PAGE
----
Geopedia, Pompeii, and Spatial Analysis

There is an excellent German website that combines Bing’s maps with wikipedia’s articles:  Like videos, this is a great tool to take students on a virtual field trip.  For example, in my Roman Archaeology class, I asked students to visit this site at home, explore the excavated area of Pompeii, and answer a few questions on an assignment sheet (pompeiispatialanalysisassignment).  After a brief explanation of spatial analysis (so, more or less, looking at the distance between sites and the ease of movement from one place to another), this assignment sheet asked some factual questions, and other questions that encouraged students to think about spatial analysis.  After answering these questions, students took an online quiz based on the first set of factual questions–the second set of spatial analysis questions was not graded or assessed with the online quiz.  This second set of questions tried to get students thinking about how to analyze maps of archaeological sites and it primed them for a class discussion about spatial analysis in Pompeii–where this type of analysis has been particularly fruitful.

geopedia Pompeii.png

In class, we discussed how spatial analysis has helped us understand the lived experience of Pompeii.  This discussion also allowed me to introduce various types of buildings: bakeries, fulleries, and fountains. Since the spatial analysis seemed to overwhelm some students, because of the level of the course, and because of what I wanted students to get out of the lesson, I told them that they only needed to know the conclusions from this analysis, not be able to reproduce it.

Things to Consider

  • Spatial analysis will confuse some students and is still not necessarily obvious from geopedia, but this is one of the best ways to let students play around and actively engage with maps of ancient sites.  So also remember to be clear about what you will assess students on: factual information, preliminary spatial analysis, and/or conclusions.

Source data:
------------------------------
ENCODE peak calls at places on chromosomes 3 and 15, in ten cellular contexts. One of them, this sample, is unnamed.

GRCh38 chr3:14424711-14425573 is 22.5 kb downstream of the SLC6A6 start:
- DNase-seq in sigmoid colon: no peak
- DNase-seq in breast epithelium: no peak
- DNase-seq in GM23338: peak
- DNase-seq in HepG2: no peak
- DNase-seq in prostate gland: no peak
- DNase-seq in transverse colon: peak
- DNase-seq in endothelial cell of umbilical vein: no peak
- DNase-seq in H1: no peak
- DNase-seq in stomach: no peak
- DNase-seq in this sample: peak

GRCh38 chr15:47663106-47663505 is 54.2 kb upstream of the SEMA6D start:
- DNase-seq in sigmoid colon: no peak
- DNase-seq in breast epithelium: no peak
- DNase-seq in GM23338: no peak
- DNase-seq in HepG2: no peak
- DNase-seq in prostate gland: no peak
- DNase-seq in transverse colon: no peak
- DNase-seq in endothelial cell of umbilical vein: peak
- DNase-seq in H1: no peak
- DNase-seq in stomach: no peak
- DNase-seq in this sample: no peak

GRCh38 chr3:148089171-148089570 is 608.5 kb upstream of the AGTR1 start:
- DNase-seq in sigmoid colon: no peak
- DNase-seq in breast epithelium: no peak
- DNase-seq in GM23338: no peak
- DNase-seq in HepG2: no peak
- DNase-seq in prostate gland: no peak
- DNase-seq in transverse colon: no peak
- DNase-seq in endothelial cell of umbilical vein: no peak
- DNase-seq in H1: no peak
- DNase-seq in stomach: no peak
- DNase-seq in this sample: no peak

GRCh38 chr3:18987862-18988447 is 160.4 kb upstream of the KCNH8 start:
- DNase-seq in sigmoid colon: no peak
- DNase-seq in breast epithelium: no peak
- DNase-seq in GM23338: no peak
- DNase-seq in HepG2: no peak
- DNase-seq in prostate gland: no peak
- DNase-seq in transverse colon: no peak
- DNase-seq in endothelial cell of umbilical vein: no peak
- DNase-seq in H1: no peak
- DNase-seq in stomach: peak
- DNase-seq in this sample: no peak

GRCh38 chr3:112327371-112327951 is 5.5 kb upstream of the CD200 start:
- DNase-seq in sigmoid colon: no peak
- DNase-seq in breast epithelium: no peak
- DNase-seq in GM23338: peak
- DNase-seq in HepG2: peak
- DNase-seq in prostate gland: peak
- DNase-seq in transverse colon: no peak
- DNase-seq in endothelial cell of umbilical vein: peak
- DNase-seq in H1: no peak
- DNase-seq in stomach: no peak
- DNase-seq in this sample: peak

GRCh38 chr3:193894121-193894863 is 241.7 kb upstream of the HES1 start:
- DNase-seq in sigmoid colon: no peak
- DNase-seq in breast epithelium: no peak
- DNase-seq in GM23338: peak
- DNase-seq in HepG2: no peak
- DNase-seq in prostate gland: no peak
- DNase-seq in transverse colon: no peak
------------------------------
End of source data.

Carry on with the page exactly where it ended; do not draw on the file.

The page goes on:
• The assignments involving geopedia should be fairly structured so that students are guided through a difficult new skill or topic.
  • Geopedia is not GoogleEarth. Geopedia helps students identify sites from aerial images and provides information about sites in the same screen as the map. Google Earth does not necessarily provide these same clues and combination of information, but it does seem a bit easier to move around the map than geopedia.
  • Geopedia will not work well with every archaeological site or city.  Pompeii works well because it does not feature as many buildings from wikipedia as the Forum Romanum does.  It also features only buildings from AD 79 instead of from the 10th Cent. BC to the present day, like the Campus Martius in Rome. It allows you to focus in on what may be relevant and important for your course, instead of being distracted by a medieval church that (even though it’s very nice and interesting) is not necessarily relevant to your course.
  • The lesson plan here is still a work in progress.

6 thoughts on “Geopedia, Pompeii, and Spatial Analysis

  1. I like this, Dave. It provides a different perspective and challenges all students, and might especially appeal to those students who respond to spatial and visual instruction and learning.


  2. You work makes me proud and very happy. Wish my kids could join one of your classes…
    – the guy who developed geopedia 🙂 –


    1. Thank you very much for this comment. Geopedia is a great tool and has so many great potential uses! Thank you for developing it and I’d be happy to have your kids in one of my classes 🙂


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